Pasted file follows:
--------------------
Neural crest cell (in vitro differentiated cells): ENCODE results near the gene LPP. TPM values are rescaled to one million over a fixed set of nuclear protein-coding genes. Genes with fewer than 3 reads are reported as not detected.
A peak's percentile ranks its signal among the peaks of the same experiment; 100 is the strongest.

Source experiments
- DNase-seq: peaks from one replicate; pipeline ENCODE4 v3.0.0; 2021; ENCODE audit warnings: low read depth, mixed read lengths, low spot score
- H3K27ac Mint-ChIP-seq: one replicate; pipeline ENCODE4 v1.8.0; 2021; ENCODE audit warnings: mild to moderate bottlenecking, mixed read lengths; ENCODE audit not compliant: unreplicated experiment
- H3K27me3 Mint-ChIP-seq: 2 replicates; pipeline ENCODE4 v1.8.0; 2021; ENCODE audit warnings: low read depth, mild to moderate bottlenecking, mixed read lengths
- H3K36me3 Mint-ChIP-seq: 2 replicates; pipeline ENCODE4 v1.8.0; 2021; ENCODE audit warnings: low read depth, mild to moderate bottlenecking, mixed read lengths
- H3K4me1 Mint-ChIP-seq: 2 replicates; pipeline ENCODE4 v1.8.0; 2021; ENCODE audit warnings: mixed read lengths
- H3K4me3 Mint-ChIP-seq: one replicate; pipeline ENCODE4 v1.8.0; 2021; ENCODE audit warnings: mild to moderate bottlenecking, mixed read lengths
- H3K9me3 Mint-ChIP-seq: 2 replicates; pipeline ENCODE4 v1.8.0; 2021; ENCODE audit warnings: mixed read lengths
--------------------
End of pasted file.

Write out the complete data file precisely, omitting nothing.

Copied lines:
Neural crest cell (in vitro differentiated cells): ENCODE results near the gene LPP. TPM values are rescaled to one million over a fixed set of nuclear protein-coding genes. Genes with fewer than 3 reads are reported as not detected.
A peak's percentile ranks its signal among the peaks of the same experiment; 100 is the strongest.

Source experiments
- DNase-seq: peaks from one replicate; pipeline ENCODE4 v3.0.0; 2021; ENCODE audit warnings: low read depth, mixed read lengths, low spot score
- H3K27ac Mint-ChIP-seq: one replicate; pipeline ENCODE4 v1.8.0; 2021; ENCODE audit warnings: mild to moderate bottlenecking, mixed read lengths; ENCODE audit not compliant: unreplicated experiment
- H3K27me3 Mint-ChIP-seq: 2 replicates; pipeline ENCODE4 v1.8.0; 2021; ENCODE audit warnings: low read depth, mild to moderate bottlenecking, mixed read lengths
- H3K36me3 Mint-ChIP-seq: 2 replicates; pipeline ENCODE4 v1.8.0; 2021; ENCODE audit warnings: low read depth, mild to moderate bottlenecking, mixed read lengths
- H3K4me1 Mint-ChIP-seq: 2 replicates; pipeline ENCODE4 v1.8.0; 2021; ENCODE audit warnings: mixed read lengths
- H3K4me3 Mint-ChIP-seq: one replicate; pipeline ENCODE4 v1.8.0; 2021; ENCODE audit warnings: mild to moderate bottlenecking, mixed read lengths
- H3K9me3 Mint-ChIP-seq: 2 replicates; pipeline ENCODE4 v1.8.0; 2021; ENCODE audit warnings: mixed read lengths